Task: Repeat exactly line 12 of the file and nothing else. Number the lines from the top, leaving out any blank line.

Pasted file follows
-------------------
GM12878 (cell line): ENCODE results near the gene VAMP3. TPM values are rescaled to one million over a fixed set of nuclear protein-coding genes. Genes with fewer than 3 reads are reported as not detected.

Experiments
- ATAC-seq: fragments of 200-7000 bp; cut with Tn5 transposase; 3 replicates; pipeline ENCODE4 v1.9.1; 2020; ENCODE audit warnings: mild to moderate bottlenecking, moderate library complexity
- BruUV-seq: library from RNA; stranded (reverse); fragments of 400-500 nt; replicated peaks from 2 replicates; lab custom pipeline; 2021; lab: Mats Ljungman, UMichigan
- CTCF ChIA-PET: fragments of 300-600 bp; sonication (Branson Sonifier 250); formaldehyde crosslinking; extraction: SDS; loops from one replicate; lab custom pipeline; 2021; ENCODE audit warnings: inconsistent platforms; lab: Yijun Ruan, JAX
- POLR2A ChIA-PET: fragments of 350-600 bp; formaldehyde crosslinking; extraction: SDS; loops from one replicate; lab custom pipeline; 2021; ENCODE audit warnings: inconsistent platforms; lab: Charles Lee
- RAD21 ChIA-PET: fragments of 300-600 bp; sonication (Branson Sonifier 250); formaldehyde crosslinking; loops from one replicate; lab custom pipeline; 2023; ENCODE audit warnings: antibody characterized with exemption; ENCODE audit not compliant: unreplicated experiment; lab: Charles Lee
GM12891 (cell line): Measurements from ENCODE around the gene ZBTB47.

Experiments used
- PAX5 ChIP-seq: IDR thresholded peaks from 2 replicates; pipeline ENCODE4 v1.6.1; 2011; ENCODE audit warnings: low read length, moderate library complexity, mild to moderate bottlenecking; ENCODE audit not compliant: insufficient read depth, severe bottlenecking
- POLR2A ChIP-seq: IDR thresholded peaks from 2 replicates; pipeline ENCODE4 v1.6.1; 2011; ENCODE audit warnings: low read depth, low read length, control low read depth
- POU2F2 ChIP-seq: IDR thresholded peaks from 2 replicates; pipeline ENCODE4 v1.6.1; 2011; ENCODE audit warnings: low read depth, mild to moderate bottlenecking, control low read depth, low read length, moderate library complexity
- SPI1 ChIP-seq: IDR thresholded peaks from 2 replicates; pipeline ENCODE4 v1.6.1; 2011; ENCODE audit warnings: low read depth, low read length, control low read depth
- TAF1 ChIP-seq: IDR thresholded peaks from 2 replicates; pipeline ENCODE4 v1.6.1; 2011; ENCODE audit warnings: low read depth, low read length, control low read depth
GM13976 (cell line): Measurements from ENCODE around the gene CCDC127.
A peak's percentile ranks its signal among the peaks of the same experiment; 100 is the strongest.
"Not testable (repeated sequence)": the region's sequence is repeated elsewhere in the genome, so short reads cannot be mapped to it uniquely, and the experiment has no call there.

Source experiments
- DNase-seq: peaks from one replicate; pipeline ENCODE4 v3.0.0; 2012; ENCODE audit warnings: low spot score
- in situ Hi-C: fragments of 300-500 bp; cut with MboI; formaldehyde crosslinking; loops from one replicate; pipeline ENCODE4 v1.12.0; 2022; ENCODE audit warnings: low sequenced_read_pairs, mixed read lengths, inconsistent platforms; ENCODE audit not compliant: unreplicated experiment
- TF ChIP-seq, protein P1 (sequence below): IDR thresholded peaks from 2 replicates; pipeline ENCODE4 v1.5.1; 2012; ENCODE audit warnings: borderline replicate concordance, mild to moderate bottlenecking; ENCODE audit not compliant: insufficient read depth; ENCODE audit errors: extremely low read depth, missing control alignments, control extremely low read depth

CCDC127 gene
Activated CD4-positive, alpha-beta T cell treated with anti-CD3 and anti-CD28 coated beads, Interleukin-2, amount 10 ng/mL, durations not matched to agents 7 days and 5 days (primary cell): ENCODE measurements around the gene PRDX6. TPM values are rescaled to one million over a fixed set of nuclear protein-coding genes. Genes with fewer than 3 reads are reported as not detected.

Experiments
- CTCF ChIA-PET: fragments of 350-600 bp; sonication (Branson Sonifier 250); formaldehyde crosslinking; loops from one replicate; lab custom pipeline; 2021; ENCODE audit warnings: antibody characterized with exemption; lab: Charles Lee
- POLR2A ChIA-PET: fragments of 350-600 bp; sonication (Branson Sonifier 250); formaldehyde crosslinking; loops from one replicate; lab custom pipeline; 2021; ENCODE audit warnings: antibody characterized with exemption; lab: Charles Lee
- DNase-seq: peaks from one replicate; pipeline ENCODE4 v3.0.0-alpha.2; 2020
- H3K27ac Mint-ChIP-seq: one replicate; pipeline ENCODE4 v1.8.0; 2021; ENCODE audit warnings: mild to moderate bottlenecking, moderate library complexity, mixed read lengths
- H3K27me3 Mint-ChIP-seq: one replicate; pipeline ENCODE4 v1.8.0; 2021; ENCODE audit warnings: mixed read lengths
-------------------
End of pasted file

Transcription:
- POU2F2 ChIP-seq: IDR thresholded peaks from 2 replicates; pipeline ENCODE4 v1.6.1; 2011; ENCODE audit warnings: low read depth, mild to moderate bottlenecking, control low read depth, low read length, moderate library complexity